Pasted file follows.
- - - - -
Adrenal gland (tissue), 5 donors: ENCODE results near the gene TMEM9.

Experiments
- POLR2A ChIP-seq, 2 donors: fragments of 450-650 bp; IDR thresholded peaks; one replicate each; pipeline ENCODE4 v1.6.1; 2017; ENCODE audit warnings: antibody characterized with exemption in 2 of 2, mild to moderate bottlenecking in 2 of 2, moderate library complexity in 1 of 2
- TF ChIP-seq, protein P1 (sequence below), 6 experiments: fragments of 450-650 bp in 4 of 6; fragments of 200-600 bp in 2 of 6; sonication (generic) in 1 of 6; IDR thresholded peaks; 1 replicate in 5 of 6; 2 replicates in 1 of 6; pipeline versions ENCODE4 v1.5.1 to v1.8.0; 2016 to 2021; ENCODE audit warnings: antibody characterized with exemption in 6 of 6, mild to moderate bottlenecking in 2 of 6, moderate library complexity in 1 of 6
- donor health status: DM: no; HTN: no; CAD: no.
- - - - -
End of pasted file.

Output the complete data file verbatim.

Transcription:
Adrenal gland (tissue), 5 donors: ENCODE results near the gene TMEM9.

Experiments
- POLR2A ChIP-seq, 2 donors: fragments of 450-650 bp; IDR thresholded peaks; one replicate each; pipeline ENCODE4 v1.6.1; 2017; ENCODE audit warnings: antibody characterized with exemption in 2 of 2, mild to moderate bottlenecking in 2 of 2, moderate library complexity in 1 of 2
- TF ChIP-seq, protein P1 (sequence below), 6 experiments: fragments of 450-650 bp in 4 of 6; fragments of 200-600 bp in 2 of 6; sonication (generic) in 1 of 6; IDR thresholded peaks; 1 replicate in 5 of 6; 2 replicates in 1 of 6; pipeline versions ENCODE4 v1.5.1 to v1.8.0; 2016 to 2021; ENCODE audit warnings: antibody characterized with exemption in 6 of 6, mild to moderate bottlenecking in 2 of 6, moderate library complexity in 1 of 6
- donor health status: DM: no; HTN: no; CAD: no.